With rates of skin cancer on the rise, people with eczema need to be prepared to self-screen for any trouble spots that flaring skin may make it hard to identify
Published On: Oct 4, 2016
Last Updated On: Jul 15, 2021
A recent survey conducted by the National Eczema Association (NEA) in early September revealed at more than 20% of parents and caregivers who responded indicated their children experienced bullying at school, during extracurricular activities or with friends because of eczema.
The Dermatology Times highlighted this difficult problem in a recent article, Survey puts spotlight on a big problem for children with eczema: Bullying.
Eczema is an inflammatory skin condition impacting 9 million children in the U.S. and characterized by dry, irritated, itchy skin. Eczema can negatively impact a child’s life in both seen and unseen ways, affecting students’ self-esteem, mood, self-confidence and ability to establish and manage relationships. In the same NEA survey, more than 75 percent of parents of children who have been bullied due to their eczema report their child experienced lowered self-esteem as a result.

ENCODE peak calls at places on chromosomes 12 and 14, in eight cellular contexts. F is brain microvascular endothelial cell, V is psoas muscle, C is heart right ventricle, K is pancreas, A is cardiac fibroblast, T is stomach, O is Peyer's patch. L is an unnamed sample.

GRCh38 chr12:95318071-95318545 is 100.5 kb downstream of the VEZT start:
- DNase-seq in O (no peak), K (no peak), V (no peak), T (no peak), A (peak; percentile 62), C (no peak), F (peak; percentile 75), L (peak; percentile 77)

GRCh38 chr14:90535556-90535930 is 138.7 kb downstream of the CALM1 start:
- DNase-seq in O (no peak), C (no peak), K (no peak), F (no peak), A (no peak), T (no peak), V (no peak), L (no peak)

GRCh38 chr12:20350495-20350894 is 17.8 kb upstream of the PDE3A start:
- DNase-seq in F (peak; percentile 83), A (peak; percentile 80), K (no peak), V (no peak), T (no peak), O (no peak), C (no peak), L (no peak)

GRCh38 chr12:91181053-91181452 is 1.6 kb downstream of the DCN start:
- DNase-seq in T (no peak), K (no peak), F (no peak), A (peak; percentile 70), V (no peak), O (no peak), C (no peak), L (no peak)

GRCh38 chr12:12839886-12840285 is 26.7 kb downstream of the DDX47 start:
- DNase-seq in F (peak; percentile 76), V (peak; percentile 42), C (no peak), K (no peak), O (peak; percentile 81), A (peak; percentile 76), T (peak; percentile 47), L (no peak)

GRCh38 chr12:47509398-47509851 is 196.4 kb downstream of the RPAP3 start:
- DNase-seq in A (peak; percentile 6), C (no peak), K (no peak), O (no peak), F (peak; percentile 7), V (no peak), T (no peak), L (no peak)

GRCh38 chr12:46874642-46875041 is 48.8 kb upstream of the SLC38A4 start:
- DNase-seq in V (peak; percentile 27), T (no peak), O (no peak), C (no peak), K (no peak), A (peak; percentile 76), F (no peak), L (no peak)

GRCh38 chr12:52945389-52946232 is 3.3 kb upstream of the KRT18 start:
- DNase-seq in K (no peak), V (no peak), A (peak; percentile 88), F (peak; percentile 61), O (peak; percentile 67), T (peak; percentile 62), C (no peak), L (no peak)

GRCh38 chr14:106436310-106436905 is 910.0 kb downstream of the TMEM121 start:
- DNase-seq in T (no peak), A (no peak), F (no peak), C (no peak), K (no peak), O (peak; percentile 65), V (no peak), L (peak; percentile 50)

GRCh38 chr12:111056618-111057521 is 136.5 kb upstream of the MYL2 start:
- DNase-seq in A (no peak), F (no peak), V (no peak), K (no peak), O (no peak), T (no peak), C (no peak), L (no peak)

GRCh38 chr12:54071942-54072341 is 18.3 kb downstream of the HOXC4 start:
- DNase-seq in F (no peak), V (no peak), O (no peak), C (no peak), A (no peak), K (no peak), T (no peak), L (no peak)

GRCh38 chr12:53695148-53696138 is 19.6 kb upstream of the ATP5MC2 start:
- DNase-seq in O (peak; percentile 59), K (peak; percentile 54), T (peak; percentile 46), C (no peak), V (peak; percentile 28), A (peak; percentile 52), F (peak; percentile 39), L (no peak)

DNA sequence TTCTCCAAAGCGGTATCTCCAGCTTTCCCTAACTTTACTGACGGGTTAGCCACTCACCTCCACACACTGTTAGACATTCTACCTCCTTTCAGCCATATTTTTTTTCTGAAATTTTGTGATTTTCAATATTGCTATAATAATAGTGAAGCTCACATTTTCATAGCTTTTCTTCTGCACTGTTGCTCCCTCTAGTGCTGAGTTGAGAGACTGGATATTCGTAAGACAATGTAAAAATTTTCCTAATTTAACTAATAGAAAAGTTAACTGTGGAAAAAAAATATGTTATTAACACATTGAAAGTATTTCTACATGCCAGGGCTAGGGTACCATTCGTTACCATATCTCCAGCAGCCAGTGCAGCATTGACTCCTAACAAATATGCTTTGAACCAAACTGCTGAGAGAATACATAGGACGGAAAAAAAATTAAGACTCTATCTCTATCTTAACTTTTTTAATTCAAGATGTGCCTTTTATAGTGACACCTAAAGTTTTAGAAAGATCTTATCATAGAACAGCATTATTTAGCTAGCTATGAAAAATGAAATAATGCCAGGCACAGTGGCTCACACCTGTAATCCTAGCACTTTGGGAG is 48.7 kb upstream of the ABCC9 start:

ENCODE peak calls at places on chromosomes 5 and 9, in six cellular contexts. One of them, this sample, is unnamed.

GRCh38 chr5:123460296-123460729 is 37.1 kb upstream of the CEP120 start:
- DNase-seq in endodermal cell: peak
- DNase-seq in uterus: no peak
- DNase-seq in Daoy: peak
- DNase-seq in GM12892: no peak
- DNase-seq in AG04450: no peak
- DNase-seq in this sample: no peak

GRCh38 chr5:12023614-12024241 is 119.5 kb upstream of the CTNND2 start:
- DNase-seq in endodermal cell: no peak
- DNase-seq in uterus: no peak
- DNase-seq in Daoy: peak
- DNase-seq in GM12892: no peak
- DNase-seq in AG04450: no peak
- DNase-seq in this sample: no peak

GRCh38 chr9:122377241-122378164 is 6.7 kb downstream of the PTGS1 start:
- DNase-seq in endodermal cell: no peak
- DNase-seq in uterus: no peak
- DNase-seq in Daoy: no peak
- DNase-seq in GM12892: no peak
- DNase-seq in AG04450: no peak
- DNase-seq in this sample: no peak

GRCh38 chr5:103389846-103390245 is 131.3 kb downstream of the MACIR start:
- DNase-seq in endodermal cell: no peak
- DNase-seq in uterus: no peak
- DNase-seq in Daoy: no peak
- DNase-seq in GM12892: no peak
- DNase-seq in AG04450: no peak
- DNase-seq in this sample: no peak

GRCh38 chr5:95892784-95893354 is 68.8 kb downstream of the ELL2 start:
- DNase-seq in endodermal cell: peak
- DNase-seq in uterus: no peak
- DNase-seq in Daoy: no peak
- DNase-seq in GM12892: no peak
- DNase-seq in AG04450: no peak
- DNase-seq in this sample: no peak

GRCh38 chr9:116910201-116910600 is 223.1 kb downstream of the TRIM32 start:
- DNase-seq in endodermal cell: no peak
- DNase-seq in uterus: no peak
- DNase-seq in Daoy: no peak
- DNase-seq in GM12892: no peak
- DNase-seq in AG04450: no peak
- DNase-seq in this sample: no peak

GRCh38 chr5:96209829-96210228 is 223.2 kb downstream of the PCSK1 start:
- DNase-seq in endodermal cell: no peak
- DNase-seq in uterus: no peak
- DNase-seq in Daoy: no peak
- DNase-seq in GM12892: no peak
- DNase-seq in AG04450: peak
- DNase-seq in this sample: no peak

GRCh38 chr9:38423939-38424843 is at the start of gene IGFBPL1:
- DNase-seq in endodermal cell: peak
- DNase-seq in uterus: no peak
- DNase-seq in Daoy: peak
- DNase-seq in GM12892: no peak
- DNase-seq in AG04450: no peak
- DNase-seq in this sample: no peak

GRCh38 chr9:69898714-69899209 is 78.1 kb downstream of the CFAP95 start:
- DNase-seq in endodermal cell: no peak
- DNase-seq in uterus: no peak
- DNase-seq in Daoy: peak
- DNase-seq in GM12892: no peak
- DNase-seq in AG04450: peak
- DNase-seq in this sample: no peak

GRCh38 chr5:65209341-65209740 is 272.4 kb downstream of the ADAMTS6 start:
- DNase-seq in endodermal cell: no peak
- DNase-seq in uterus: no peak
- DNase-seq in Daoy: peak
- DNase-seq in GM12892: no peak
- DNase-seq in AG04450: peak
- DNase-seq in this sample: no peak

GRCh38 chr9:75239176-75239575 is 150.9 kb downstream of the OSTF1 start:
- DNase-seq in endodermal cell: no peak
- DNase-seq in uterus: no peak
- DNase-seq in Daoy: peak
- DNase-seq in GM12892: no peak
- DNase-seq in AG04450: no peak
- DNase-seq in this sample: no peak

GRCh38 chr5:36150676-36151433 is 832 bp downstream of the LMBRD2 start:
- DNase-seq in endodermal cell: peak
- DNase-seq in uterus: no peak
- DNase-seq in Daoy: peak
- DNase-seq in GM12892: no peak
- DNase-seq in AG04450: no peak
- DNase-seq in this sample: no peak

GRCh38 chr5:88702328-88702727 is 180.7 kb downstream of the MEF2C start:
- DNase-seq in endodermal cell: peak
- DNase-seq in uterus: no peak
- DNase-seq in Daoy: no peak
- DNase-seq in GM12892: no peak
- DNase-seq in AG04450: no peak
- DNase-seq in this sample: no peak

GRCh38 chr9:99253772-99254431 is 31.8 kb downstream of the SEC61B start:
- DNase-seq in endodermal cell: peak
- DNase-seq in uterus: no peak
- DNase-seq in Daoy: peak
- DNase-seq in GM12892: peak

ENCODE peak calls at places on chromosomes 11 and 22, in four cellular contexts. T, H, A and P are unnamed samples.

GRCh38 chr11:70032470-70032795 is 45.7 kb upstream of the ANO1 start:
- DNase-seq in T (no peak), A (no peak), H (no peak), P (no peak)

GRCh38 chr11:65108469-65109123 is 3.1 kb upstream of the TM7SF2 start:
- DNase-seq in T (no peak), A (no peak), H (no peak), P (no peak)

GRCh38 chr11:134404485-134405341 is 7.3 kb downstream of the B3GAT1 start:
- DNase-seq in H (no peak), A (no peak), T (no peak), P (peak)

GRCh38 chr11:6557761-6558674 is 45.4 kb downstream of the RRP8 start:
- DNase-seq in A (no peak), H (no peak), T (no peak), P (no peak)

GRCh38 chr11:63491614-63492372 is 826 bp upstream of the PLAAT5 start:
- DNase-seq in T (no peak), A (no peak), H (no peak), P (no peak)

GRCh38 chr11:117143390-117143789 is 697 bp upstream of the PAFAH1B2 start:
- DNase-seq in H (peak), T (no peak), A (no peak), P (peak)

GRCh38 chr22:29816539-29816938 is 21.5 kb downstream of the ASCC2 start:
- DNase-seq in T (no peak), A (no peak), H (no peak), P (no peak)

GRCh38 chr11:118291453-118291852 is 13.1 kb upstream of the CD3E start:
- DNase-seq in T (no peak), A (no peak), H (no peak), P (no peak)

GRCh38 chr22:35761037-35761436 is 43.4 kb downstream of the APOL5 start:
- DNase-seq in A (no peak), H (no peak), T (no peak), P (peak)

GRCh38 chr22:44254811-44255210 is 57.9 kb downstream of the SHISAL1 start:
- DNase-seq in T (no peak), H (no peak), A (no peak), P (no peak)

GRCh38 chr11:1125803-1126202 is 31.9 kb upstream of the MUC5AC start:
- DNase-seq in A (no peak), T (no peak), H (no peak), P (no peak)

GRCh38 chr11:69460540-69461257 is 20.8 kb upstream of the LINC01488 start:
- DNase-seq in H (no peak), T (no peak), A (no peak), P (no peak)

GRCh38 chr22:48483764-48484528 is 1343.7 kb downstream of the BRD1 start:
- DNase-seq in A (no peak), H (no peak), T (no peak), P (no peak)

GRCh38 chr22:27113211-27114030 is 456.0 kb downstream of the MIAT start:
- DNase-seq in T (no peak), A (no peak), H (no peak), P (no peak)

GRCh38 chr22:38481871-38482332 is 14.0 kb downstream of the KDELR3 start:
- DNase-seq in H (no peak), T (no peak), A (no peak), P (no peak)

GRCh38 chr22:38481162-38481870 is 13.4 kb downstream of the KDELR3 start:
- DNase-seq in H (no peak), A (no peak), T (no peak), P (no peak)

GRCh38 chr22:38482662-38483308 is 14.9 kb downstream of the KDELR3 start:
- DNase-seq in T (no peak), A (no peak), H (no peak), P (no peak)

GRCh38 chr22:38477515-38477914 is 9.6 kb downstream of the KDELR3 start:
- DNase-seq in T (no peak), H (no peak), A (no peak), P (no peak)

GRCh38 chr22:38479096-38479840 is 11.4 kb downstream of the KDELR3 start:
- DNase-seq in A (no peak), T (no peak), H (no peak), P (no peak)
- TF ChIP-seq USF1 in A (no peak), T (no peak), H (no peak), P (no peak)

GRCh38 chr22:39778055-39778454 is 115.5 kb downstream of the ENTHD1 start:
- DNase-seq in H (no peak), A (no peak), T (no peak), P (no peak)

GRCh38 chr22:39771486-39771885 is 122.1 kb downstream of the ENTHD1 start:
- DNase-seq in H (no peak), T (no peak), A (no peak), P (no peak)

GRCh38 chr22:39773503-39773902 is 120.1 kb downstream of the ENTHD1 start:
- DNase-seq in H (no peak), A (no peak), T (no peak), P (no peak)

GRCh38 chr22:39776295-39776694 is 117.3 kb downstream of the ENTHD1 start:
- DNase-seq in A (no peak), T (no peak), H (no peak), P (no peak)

Managing eczema in school can prove difficult for both children with the disease and their teachers. An ordinary day at school is filled with possible triggers that can aggravate eczema symptoms – from carpets to outdoor activities to standard soaps – making everyday activities like recess or arts and crafts more difficult. School stress is another less visible but still important classroom trigger. Both the symptoms and treatment of eczema can be stressful for children, as can the social and emotional consequences of the condition.
NEA’s Eczema: Tools for School Guides provide information and advice to foster a positive experience for children with eczema, including strategies for raising disease awareness in class, recommendations for building an eczema school care kit and a list of books and movies aimed at raising self-esteem, promoting positive thinking and encouraging understanding of people who are different. An educator guide also offers a useful work page for teachers and parents to develop an action plan to support the student with eczema at school.